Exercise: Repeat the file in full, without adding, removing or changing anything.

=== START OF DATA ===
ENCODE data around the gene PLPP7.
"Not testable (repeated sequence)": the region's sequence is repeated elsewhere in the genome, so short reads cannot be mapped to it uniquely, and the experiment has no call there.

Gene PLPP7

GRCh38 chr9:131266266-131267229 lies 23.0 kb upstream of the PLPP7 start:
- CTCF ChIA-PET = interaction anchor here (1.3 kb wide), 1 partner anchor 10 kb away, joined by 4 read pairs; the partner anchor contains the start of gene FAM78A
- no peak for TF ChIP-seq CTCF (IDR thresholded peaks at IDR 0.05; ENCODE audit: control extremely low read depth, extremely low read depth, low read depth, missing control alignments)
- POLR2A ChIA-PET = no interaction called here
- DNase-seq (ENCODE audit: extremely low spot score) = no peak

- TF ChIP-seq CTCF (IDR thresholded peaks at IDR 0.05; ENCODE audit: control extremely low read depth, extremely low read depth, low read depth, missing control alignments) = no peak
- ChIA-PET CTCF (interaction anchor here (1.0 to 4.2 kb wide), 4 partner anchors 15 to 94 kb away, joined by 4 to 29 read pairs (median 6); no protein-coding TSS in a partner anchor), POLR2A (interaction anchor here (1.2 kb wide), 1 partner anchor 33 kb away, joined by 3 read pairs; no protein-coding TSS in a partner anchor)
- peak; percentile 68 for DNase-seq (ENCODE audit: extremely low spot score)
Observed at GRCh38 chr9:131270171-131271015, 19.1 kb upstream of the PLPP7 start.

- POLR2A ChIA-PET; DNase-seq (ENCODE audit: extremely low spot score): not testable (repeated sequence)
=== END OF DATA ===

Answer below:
ENCODE data around the gene PLPP7.
"Not testable (repeated sequence)": the region's sequence is repeated elsewhere in the genome, so short reads cannot be mapped to it uniquely, and the experiment has no call there.

Gene PLPP7

GRCh38 chr9:131266266-131267229 lies 23.0 kb upstream of the PLPP7 start:
- CTCF ChIA-PET = interaction anchor here (1.3 kb wide), 1 partner anchor 10 kb away, joined by 4 read pairs; the partner anchor contains the start of gene FAM78A
- no peak for TF ChIP-seq CTCF (IDR thresholded peaks at IDR 0.05; ENCODE audit: control extremely low read depth, extremely low read depth, low read depth, missing control alignments)
- POLR2A ChIA-PET = no interaction called here
- DNase-seq (ENCODE audit: extremely low spot score) = no peak

- TF ChIP-seq CTCF (IDR thresholded peaks at IDR 0.05; ENCODE audit: control extremely low read depth, extremely low read depth, low read depth, missing control alignments) = no peak
- ChIA-PET CTCF (interaction anchor here (1.0 to 4.2 kb wide), 4 partner anchors 15 to 94 kb away, joined by 4 to 29 read pairs (median 6); no protein-coding TSS in a partner anchor), POLR2A (interaction anchor here (1.2 kb wide), 1 partner anchor 33 kb away, joined by 3 read pairs; no protein-coding TSS in a partner anchor)
- peak; percentile 68 for DNase-seq (ENCODE audit: extremely low spot score)
Observed at GRCh38 chr9:131270171-131271015, 19.1 kb upstream of the PLPP7 start.

- POLR2A ChIA-PET; DNase-seq (ENCODE audit: extremely low spot score): not testable (repeated sequence)